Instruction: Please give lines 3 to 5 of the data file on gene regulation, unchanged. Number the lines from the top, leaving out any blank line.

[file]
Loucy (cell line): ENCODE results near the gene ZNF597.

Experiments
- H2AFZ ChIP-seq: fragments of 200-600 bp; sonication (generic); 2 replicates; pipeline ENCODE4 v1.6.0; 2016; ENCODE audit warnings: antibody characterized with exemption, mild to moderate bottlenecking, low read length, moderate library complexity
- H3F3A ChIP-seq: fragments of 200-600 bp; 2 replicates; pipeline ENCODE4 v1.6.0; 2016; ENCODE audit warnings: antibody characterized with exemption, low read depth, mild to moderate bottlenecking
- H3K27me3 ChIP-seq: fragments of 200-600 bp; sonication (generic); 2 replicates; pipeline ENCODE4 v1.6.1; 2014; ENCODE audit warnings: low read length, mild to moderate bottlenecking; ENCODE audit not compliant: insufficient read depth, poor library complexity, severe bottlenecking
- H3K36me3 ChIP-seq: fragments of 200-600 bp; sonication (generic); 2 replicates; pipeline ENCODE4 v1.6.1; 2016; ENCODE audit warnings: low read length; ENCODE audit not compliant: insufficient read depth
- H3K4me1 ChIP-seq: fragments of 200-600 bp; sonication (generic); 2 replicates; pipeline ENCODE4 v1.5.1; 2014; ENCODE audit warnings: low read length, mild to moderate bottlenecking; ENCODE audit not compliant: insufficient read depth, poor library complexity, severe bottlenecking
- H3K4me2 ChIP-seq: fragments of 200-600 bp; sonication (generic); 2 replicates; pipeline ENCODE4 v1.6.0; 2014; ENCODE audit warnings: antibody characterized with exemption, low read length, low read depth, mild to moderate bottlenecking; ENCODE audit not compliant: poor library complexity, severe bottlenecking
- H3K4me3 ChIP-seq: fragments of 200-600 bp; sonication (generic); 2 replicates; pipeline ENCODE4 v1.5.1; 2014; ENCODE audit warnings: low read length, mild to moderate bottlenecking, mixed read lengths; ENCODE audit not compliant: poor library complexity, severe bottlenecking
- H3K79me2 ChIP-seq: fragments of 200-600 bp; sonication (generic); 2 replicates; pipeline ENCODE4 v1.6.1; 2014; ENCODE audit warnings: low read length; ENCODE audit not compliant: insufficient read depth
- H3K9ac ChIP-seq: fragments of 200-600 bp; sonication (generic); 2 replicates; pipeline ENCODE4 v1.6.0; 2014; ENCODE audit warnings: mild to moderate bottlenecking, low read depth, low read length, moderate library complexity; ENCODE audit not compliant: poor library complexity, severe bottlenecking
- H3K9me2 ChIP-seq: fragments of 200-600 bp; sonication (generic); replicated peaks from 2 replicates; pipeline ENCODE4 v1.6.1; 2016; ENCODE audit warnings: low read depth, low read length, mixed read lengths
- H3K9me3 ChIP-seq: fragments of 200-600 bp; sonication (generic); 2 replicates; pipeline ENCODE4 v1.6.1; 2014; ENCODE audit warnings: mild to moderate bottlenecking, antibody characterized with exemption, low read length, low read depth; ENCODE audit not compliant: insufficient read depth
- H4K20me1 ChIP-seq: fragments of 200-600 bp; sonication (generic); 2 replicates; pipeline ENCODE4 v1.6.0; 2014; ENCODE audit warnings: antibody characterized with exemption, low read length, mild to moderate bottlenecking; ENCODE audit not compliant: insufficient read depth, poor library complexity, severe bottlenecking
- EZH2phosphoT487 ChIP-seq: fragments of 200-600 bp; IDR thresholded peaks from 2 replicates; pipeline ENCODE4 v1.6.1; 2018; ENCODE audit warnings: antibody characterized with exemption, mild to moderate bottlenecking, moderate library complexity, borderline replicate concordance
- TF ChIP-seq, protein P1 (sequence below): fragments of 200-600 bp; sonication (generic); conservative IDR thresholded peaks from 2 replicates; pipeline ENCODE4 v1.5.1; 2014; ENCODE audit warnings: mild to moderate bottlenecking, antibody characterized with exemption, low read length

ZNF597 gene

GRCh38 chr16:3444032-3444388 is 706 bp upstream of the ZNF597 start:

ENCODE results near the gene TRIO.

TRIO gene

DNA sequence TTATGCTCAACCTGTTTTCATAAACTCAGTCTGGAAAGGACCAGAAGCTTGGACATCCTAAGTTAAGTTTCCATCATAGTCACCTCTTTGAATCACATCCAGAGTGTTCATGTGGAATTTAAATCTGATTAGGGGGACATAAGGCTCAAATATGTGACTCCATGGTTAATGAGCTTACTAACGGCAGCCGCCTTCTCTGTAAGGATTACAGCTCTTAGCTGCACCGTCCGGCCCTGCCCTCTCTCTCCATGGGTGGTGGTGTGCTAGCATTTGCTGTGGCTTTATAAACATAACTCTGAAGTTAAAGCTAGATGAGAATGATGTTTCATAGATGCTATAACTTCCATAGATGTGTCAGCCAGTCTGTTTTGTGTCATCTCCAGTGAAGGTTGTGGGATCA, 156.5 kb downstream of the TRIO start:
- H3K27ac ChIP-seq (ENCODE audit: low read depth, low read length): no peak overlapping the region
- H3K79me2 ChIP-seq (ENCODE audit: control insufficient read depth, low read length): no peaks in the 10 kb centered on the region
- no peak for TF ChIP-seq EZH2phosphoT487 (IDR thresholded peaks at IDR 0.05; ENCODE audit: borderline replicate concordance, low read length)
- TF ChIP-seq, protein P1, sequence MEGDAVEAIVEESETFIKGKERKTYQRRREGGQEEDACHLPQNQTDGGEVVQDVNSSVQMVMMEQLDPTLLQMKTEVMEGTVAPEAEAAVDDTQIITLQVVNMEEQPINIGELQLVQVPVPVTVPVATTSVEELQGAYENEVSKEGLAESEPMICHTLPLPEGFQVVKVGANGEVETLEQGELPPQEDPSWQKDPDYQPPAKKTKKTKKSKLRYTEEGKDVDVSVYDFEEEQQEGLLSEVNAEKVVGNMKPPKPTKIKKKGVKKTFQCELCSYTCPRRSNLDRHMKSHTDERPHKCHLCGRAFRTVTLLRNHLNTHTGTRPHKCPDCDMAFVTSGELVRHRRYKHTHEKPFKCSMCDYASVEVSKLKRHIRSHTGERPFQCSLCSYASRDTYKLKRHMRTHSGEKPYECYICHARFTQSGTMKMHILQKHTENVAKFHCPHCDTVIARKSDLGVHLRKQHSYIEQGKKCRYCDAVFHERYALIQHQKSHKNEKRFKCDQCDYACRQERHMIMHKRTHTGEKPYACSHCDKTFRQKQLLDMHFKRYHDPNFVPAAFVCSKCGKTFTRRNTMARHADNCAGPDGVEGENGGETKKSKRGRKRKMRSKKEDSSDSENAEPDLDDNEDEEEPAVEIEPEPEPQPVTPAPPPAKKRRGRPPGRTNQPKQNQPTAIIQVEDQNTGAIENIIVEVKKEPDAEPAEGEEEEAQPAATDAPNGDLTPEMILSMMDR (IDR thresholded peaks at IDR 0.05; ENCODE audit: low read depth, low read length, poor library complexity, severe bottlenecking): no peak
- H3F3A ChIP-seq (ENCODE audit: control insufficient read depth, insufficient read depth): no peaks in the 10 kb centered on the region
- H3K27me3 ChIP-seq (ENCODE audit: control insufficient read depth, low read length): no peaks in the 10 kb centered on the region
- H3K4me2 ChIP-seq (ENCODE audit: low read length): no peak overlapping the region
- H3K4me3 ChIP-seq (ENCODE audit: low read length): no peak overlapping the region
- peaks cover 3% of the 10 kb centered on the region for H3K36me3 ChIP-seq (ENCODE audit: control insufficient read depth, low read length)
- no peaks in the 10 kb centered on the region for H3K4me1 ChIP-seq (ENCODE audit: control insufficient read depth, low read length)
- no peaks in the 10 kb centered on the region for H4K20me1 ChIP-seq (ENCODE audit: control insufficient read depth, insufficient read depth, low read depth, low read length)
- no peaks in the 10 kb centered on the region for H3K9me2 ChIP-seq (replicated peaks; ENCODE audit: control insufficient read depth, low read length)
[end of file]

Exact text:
- H2AFZ ChIP-seq: fragments of 200-600 bp; sonication (generic); 2 replicates; pipeline ENCODE4 v1.6.0; 2016; ENCODE audit warnings: antibody characterized with exemption, mild to moderate bottlenecking, low read length, moderate library complexity
- H3F3A ChIP-seq: fragments of 200-600 bp; 2 replicates; pipeline ENCODE4 v1.6.0; 2016; ENCODE audit warnings: antibody characterized with exemption, low read depth, mild to moderate bottlenecking
- H3K27me3 ChIP-seq: fragments of 200-600 bp; sonication (generic); 2 replicates; pipeline ENCODE4 v1.6.1; 2014; ENCODE audit warnings: low read length, mild to moderate bottlenecking; ENCODE audit not compliant: insufficient read depth, poor library complexity, severe bottlenecking